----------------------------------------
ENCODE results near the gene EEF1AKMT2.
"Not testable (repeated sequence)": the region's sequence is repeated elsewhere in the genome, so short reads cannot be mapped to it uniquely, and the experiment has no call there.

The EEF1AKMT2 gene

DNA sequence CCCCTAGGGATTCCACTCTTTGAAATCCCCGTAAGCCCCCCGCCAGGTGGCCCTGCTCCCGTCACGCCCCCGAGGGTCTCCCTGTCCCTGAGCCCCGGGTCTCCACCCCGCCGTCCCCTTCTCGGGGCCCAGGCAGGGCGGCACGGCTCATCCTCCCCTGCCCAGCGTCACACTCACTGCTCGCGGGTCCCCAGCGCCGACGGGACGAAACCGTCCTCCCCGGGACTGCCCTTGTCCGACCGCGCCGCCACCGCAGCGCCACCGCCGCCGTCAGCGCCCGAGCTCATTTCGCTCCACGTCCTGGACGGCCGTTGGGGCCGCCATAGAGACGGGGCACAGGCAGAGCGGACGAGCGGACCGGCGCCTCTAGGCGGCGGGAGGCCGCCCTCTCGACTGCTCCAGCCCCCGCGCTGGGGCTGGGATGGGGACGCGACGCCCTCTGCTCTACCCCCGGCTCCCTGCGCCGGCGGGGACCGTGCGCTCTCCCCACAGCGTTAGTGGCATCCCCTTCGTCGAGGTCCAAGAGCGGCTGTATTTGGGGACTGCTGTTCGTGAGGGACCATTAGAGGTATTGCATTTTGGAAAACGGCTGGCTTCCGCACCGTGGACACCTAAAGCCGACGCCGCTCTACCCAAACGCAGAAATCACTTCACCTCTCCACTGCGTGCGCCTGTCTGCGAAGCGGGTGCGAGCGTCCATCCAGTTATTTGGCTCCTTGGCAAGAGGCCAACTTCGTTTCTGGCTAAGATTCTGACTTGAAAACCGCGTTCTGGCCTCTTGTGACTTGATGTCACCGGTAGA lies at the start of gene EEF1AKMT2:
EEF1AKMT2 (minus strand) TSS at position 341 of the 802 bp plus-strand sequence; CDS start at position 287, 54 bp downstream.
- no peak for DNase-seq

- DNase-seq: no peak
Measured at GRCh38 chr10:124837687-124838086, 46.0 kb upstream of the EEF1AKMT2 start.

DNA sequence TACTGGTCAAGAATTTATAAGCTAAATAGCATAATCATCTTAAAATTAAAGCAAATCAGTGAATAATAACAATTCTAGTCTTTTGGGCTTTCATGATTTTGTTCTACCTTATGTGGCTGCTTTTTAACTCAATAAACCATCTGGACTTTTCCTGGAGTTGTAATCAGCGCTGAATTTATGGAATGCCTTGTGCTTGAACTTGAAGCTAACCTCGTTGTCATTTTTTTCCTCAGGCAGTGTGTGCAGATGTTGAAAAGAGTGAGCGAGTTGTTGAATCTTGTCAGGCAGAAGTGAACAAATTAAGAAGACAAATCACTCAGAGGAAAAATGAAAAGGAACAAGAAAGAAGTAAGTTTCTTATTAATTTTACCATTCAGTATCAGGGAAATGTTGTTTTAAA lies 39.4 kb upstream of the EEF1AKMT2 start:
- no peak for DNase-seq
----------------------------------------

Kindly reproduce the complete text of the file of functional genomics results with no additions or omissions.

ENCODE results near the gene EEF1AKMT2.
"Not testable (repeated sequence)": the region's sequence is repeated elsewhere in the genome, so short reads cannot be mapped to it uniquely, and the experiment has no call there.

The EEF1AKMT2 gene

DNA sequence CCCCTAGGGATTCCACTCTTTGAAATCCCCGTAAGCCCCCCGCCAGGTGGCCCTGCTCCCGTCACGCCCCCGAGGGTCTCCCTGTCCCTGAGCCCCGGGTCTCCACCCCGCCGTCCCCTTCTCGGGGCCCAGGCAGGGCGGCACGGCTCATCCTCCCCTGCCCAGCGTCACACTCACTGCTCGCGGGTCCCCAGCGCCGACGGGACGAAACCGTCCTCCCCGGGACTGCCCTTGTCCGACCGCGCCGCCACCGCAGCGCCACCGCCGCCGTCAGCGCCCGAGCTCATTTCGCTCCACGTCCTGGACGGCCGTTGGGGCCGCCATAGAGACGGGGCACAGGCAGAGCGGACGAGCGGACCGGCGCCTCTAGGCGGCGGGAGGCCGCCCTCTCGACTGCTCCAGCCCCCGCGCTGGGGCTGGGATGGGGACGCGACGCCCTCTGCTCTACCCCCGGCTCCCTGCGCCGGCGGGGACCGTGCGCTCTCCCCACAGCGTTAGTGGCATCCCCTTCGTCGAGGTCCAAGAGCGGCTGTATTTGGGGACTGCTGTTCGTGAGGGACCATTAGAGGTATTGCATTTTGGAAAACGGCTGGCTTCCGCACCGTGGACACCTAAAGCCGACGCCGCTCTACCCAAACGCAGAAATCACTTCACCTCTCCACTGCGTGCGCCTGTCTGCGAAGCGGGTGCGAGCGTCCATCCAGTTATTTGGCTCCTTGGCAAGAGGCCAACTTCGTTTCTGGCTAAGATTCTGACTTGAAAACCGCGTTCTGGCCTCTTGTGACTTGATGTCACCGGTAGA lies at the start of gene EEF1AKMT2:
EEF1AKMT2 (minus strand) TSS at position 341 of the 802 bp plus-strand sequence; CDS start at position 287, 54 bp downstream.
- no peak for DNase-seq

- DNase-seq: no peak
Measured at GRCh38 chr10:124837687-124838086, 46.0 kb upstream of the EEF1AKMT2 start.

DNA sequence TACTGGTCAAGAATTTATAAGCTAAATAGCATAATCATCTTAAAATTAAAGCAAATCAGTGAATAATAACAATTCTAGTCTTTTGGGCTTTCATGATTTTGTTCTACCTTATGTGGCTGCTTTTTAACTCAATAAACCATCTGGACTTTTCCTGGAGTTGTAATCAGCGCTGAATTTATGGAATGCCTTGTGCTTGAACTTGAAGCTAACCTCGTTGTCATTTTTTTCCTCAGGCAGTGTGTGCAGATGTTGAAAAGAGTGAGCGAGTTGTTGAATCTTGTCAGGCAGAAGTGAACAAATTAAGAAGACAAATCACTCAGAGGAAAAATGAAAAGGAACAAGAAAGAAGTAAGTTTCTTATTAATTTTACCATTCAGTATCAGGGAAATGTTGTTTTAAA lies 39.4 kb upstream of the EEF1AKMT2 start:
- no peak for DNase-seq